Optimal Pharmacologic Treatment of Heart Failure With Preserved and Mildly Reduced Ejection Fraction: A Meta-analysis

JAMA Netw Open. 2022 Sep 1;5(9):e2231963. doi: 10.1001/jamanetworkopen.2022.31963.


Importance: In recent years, significant progress has been made in the pharmacologic treatment of heart failure (HF) with reduced ejection fraction (HFrEF), but there is still insufficient evidence for drug therapy for HF with preserved ejection fraction (HFpEF) and mildly reduced ejection fraction (HFmrEF).

Objective: To compare the outcomes associated with different drug combinations for the treatment of HFpEF and HFmrEF.

Data sources: A search of the PubMed, Embase, and Cochrane Central Register of Controlled Trials (CENTRAL) databases was conducted for studies published from inception to October 9, 2021.

Study selection: Randomized clinical trials on the use of angiotensin-converting enzyme (ACE) inhibitors, angiotensin receptor blockers (ARBs), angiotensin receptor-neprilysin inhibitors (ARNIs), mineralocorticoid receptor antagonists (MRAs), β-blockers, and sodium-glucose cotransporter 2 (SGLT2) inhibitors for patients with HFpEF or HFmrEF.

Data extraction and synthesis: Data extraction and bias assessment were independently performed by 2 reviewers following the Preferred Reporting Items for Systematic Reviews and Meta-analyses (PRISMA) guideline. All data for 3 outcomes were pooled with a fixed-effect model.

Main outcomes and measures: The main outcomes were first hospitalization for HF, all-cause mortality, and cardiovascular mortality. Hazard ratios (HRs) and 95% credible intervals (CrIs) were evaluated using a bayesian network meta-analysis model.

Results: In this analysis, 19 randomized clinical trials, including 20 633 patients with HF and an ejection fraction of 40% or more, without a remarkable risk of bias were included. Compared with placebo, no treatments were associated with a significant reduction in the risk of all-cause death or cardiovascular death. SGLT2 inhibitors, ARNIs, and MRAs were associated with a significant decrease in the risk of HF hospitalization compared with placebo (SGLT2 inhibitors: HR, 0.71 [95% CrI, 0.60-0.83]; ARNIs: HR, 0.76 [95% CrI, 0.61-0.95]; MRAs: HR, 0.83 [95% CrI, 0.69-0.99]), and SGLT2 inhibitors were the optimal drug class in terms of reducing the risk for HF admission. Sensitivity analysis results demonstrated a progressive decrease in the risk of HF admission and an advance in mean rank associated with the increasing use of drug classes.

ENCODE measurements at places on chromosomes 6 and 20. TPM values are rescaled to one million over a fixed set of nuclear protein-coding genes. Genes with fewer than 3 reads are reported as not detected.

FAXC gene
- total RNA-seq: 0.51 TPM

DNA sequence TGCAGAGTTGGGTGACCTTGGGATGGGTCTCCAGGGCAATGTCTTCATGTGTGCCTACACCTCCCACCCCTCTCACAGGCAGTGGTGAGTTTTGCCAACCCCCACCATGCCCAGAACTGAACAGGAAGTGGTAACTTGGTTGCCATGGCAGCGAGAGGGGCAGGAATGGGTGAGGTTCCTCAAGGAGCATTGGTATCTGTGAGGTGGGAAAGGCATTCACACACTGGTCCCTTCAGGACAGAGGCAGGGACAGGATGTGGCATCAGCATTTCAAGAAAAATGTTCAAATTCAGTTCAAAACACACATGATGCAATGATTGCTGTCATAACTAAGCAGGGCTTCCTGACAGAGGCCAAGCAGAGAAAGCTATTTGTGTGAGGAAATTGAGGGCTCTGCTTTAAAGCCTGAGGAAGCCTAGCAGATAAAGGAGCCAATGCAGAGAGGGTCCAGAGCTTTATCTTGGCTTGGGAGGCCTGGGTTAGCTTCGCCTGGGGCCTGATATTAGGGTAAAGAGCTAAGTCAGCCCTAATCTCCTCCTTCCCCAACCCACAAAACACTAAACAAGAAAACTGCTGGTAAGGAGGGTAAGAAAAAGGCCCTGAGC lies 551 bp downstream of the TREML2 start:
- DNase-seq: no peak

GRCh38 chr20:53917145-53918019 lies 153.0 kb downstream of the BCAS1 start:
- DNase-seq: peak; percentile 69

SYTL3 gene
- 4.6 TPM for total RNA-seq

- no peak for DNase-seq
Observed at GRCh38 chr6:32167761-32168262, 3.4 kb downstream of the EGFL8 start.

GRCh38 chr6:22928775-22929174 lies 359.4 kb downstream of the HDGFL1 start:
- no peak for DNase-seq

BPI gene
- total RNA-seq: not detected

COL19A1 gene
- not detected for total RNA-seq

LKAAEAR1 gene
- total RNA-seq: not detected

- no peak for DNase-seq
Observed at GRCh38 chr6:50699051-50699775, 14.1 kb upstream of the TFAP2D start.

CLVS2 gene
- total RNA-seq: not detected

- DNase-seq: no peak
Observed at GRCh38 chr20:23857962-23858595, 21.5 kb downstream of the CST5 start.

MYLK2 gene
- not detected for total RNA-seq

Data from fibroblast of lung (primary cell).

Conclusions and relevance: The findings of this study suggest that SGLT2 inhibitors were the optimal drug class for HFpEF and HFmrEF, consistent with the most recent guideline recommendation. The incremental use of combinations of SGLT2 inhibitors, ACE inhibitors or ARBs, and β-blockers may be associated with accumulative benefits in HF hospitalization rather than all-cause death among patients with HFpEF and HFmrEF.

Publication types

  • Meta-Analysis

MeSH terms

  • Adrenergic beta-Antagonists / therapeutic use
  • Angiotensin Receptor Antagonists / pharmacology
  • Angiotensin Receptor Antagonists / therapeutic use
  • Angiotensin-Converting Enzyme Inhibitors / pharmacology
  • Angiotensin-Converting Enzyme Inhibitors / therapeutic use
  • Angiotensins / pharmacology
  • Angiotensins / therapeutic use
  • Bayes Theorem
  • Glucose
  • Heart Failure* / drug therapy
  • Humans
  • Mineralocorticoid Receptor Antagonists / therapeutic use
  • Neprilysin / pharmacology
  • Neprilysin / therapeutic use
  • Receptors, Angiotensin / therapeutic use
  • Sodium / pharmacology
  • Sodium / therapeutic use
  • Sodium-Glucose Transporter 2 / pharmacology
  • Sodium-Glucose Transporter 2 / therapeutic use
  • Sodium-Glucose Transporter 2 Inhibitors* / therapeutic use
  • Stroke Volume


  • Adrenergic beta-Antagonists
  • Angiotensin Receptor Antagonists
  • Angiotensin-Converting Enzyme Inhibitors
  • Angiotensins
  • Mineralocorticoid Receptor Antagonists
  • Receptors, Angiotensin
  • Sodium-Glucose Transporter 2
  • Sodium-Glucose Transporter 2 Inhibitors
  • Sodium
  • Neprilysin
  • Glucose